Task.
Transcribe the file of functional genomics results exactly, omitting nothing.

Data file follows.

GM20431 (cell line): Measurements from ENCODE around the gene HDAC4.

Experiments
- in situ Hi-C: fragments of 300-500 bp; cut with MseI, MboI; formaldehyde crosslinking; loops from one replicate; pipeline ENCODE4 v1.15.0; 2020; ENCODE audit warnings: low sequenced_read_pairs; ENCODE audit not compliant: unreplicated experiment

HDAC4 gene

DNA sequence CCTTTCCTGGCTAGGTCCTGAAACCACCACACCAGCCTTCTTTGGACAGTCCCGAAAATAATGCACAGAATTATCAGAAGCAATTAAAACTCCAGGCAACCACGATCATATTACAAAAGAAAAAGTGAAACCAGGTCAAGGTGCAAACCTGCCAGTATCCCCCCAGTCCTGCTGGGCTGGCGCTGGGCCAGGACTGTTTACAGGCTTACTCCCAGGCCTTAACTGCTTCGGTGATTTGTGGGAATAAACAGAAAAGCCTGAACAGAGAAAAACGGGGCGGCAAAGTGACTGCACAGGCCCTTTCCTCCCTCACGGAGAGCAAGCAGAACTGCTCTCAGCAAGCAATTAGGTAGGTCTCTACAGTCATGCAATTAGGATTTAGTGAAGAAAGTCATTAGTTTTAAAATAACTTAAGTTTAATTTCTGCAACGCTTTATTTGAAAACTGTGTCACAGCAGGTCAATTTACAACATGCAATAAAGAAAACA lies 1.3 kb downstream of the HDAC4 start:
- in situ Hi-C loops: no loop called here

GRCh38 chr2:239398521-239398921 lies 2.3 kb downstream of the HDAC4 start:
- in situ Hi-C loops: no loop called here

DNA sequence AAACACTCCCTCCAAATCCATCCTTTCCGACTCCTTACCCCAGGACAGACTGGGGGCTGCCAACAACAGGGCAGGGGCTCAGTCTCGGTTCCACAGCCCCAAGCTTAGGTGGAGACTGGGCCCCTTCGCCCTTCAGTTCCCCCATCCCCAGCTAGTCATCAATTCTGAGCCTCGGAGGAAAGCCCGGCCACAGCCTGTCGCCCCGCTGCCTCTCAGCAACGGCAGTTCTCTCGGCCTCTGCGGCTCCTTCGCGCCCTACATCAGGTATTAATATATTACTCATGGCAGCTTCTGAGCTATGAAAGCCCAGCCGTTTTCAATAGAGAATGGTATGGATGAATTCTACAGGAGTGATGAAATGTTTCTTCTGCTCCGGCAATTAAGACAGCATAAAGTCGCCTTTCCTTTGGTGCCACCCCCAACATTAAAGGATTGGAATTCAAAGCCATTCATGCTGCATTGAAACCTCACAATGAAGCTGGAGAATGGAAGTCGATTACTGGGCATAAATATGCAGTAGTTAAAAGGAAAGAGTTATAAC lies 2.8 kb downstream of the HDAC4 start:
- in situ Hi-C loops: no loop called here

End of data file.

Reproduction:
GM20431 (cell line): Measurements from ENCODE around the gene HDAC4.

Experiments
- in situ Hi-C: fragments of 300-500 bp; cut with MseI, MboI; formaldehyde crosslinking; loops from one replicate; pipeline ENCODE4 v1.15.0; 2020; ENCODE audit warnings: low sequenced_read_pairs; ENCODE audit not compliant: unreplicated experiment

HDAC4 gene

DNA sequence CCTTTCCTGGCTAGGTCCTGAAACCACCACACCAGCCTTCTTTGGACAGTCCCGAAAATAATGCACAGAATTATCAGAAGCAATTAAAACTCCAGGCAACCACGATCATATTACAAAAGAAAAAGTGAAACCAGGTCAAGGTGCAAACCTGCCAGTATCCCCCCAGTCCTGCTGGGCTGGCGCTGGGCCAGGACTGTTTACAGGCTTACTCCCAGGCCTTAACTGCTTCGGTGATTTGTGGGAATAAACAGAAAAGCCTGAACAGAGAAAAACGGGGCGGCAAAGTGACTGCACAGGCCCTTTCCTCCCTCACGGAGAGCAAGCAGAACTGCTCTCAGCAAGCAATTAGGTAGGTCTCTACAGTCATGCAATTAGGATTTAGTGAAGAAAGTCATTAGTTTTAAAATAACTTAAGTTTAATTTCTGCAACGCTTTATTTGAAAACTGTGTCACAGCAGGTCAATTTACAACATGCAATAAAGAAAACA lies 1.3 kb downstream of the HDAC4 start:
- in situ Hi-C loops: no loop called here

GRCh38 chr2:239398521-239398921 lies 2.3 kb downstream of the HDAC4 start:
- in situ Hi-C loops: no loop called here

DNA sequence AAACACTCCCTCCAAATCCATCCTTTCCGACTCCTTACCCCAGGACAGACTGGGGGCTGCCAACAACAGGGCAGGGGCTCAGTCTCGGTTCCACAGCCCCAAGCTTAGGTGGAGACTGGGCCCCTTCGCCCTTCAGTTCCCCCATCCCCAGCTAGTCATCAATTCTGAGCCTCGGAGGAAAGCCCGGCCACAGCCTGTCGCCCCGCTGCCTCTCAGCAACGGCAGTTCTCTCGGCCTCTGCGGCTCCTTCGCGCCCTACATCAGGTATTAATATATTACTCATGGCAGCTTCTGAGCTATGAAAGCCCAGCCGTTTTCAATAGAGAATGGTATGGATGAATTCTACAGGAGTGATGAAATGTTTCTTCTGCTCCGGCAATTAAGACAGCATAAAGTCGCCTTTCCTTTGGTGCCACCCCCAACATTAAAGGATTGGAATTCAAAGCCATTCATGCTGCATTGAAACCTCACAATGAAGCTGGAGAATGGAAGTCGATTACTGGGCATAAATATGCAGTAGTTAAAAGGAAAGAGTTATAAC lies 2.8 kb downstream of the HDAC4 start:
- in situ Hi-C loops: no loop called here